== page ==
David Garza, an early ed­u­ca­tion teacher with the dis­trict, hit his head in a bike ac­ci­dent late last year, but de­clined a CT scan that would have cost him $800 in ad­di­tion to a co-pay, he said. Garza couldn’t af­ford the ex­pense so close to the hol­i­days, he said.

“I ended up go­ing for a cheaper op­tion,” he said. “In lieu of CT scan, I got X-rays done.” Doc­tors didn’t find any bro­ken bones, but he could not be sure with­out the scan, he said.

Some dis­tricts strug­gle to raise con­tri­bu­tions, and as a re­sult, risk los­ing qual­i­fied teach­ers. Lupita Vil­lar­real left her job teach­ing el­e­men­tary school at Har­lan­dale ISD to take a lower-pay­ing li­brar­ian po­si­tion in a neigh­bor­ing dis­trict last year. Her salary is less, but Vil­lar­real ends up pock­et­ing more money each month since her health in­sur­ance costs are lower. It’s the case even as Har­lan­dale in­creased its con­tri­bu­tions to em­ployee health care costs by $25 a month in 2018.

“Here’s the thing that both­ers me: If other dis­tricts are able to pro­vide for their teach­ers, that means that qual­ity teach­ers are not go­ing to be in ev­ery dis­trict,” she said. “That’s so un­fair to cer­tain dis­tricts like Har­lan­dale be­cause those kids are just as de­serv­ing of good qual­ity teach­ers.”

Quinn, whose dis­trict con­trib­utes more than what’s re­quired to­ward em­ployee pre­mi­ums, re­cently filmed a 10-minute Face­book video ex­plain­ing how she and her hus­band split plans to save around $300 a month. It racked up over 45,000 views, just a few thou­sand shy of Gov. Greg Ab­bott’s lat­est Face­book video call­ing for prop­erty tax and school fi­nance re­form.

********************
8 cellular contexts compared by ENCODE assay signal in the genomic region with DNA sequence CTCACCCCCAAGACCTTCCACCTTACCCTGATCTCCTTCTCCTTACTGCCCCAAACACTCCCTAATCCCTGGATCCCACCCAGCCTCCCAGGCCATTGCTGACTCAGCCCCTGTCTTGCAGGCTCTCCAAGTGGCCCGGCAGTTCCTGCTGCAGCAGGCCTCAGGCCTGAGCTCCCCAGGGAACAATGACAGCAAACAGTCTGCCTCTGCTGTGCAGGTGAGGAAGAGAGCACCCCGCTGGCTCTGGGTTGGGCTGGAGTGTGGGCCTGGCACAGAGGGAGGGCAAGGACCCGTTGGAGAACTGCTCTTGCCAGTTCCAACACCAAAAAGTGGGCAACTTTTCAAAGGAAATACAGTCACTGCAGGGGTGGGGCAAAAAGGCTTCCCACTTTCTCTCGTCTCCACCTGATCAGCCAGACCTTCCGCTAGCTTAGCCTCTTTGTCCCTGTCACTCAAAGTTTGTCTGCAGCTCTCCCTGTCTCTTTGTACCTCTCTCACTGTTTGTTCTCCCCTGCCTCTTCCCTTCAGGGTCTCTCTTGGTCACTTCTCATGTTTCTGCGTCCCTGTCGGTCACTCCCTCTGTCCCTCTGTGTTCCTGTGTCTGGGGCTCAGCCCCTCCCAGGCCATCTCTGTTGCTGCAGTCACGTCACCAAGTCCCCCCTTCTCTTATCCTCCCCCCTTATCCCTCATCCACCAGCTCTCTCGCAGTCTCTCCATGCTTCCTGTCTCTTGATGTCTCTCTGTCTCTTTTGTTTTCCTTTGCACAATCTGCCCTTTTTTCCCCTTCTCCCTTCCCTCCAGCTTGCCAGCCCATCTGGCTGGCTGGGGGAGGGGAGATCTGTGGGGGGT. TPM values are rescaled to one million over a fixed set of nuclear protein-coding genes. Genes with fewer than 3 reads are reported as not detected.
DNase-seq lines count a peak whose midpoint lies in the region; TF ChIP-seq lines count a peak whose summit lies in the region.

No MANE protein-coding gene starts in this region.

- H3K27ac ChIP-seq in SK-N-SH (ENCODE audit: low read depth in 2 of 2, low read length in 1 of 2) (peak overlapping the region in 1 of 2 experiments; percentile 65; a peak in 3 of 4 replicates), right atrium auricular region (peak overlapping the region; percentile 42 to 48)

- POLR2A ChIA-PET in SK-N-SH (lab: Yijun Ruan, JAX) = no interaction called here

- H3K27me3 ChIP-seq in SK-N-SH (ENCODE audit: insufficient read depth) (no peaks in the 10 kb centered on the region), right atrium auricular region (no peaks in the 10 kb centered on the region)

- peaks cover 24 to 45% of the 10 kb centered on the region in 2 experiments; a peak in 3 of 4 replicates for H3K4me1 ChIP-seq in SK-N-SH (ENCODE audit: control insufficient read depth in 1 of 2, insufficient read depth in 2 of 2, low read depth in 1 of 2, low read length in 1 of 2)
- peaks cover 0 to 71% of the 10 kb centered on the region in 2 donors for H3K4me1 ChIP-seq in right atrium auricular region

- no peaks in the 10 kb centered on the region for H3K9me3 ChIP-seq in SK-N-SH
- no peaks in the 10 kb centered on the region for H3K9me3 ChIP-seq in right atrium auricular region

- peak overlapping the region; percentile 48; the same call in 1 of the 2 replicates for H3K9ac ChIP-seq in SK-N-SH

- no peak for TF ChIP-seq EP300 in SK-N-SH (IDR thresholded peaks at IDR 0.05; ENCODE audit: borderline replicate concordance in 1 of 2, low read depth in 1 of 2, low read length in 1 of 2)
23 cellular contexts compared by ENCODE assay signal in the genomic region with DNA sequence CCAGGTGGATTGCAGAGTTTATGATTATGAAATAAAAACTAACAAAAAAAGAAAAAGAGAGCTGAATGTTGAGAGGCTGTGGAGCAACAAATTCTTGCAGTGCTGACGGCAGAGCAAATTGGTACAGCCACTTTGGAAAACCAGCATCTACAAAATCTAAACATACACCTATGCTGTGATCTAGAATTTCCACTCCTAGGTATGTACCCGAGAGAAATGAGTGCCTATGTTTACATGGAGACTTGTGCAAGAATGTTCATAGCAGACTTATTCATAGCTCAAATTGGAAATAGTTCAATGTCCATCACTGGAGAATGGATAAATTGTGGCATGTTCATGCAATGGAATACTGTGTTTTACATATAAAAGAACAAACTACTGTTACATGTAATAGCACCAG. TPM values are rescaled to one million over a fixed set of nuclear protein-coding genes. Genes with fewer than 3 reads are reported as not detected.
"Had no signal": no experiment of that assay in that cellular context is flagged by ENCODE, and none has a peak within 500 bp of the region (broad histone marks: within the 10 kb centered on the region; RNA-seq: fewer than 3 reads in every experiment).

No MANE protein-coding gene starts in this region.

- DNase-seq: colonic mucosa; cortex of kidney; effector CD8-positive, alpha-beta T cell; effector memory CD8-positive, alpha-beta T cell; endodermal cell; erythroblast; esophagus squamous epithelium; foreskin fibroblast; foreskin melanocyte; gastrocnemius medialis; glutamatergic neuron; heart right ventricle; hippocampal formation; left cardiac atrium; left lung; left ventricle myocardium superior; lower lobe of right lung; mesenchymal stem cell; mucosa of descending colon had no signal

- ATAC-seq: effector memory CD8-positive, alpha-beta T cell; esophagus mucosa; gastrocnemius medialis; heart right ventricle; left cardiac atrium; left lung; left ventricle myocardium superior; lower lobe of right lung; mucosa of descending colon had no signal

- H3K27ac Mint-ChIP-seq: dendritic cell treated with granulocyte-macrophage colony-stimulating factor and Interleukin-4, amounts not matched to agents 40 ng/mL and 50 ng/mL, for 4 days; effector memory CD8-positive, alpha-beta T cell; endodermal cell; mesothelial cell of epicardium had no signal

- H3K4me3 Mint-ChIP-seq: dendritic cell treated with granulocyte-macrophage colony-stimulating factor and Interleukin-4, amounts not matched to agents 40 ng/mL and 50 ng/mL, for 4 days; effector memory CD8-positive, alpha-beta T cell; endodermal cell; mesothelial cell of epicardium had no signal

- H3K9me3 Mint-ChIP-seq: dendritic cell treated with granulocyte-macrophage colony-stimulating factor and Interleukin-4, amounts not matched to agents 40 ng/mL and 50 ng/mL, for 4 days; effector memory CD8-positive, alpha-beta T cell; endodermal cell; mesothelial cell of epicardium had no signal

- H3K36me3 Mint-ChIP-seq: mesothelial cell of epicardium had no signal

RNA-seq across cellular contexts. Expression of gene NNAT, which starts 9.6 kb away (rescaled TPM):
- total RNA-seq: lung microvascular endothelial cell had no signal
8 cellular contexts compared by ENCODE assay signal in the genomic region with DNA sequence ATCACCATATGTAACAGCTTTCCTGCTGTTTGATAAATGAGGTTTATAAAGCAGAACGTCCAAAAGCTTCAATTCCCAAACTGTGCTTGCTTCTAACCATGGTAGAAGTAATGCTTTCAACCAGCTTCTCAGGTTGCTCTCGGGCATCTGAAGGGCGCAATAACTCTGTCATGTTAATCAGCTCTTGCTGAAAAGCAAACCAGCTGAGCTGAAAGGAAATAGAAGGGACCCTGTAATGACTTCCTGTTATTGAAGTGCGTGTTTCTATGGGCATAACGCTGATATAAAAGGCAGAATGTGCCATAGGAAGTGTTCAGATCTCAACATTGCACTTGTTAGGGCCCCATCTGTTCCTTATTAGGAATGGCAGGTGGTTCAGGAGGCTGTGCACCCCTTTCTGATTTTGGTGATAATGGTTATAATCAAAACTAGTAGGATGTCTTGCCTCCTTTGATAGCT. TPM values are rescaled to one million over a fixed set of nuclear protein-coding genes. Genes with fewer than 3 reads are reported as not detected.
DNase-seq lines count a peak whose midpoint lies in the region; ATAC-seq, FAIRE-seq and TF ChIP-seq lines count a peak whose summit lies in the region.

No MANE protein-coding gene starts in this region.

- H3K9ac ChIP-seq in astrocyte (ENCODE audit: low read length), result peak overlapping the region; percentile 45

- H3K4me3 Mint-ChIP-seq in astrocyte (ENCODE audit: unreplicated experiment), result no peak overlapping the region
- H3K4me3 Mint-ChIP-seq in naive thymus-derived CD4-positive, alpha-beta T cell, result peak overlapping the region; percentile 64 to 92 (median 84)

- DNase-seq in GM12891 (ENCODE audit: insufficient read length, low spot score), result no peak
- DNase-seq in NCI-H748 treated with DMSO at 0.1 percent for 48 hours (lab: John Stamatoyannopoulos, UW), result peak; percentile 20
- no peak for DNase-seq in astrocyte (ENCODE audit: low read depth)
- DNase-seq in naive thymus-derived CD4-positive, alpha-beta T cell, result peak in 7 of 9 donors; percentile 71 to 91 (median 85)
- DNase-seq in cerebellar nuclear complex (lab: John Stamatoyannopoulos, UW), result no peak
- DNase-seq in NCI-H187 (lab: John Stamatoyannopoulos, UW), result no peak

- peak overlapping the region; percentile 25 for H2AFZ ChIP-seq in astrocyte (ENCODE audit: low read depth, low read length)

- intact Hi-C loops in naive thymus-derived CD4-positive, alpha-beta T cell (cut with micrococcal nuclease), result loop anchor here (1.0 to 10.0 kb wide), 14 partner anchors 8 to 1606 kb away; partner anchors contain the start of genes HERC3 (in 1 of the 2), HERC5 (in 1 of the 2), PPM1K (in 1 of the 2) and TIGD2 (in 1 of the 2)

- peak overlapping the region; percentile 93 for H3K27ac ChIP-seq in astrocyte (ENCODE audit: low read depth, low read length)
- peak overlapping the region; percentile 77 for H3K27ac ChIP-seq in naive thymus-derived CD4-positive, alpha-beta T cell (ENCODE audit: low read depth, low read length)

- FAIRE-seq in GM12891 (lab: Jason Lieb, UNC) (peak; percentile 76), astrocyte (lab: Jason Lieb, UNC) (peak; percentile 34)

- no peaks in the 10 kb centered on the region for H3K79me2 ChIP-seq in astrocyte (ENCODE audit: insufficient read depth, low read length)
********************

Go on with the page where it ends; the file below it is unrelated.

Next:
“We pay all this money ev­ery month,” Quinn said. “In all hon­esty, I would rather them tackle health care than give us a $5,000 raise.”

“The state hasn’t con­trib­uted more, but some­body has to pay for it. Of course, what­ever you are spend­ing in ad­di­tional funds, you’re not spend­ing it in the class­room.” She­leah Reed, a spokes­woman for Al­dine ISD

Kin Man Hui / Staff pho­tog­ra­pher

Sixth-grade teacher Stephanie Quinn works with Halle Hu­ber at New Braun­fels Mid­dle School.

Kin Man Hui / Staff pho­tog­ra­pher

Stephanie Quinn, a New Braun­fels Mid­dle School sixth-grade teacher, works with stu­dents Fri­day. State law­mak­ers are pledg­ing to boost teach­ers’ pay this ses­sion with a pro­posed $5,000 raise. But many ed­u­ca­tors say that with­out a se­ri­ous fix for health in­sur­ance, a pay bump will quickly be eroded by ris­ing premium costs.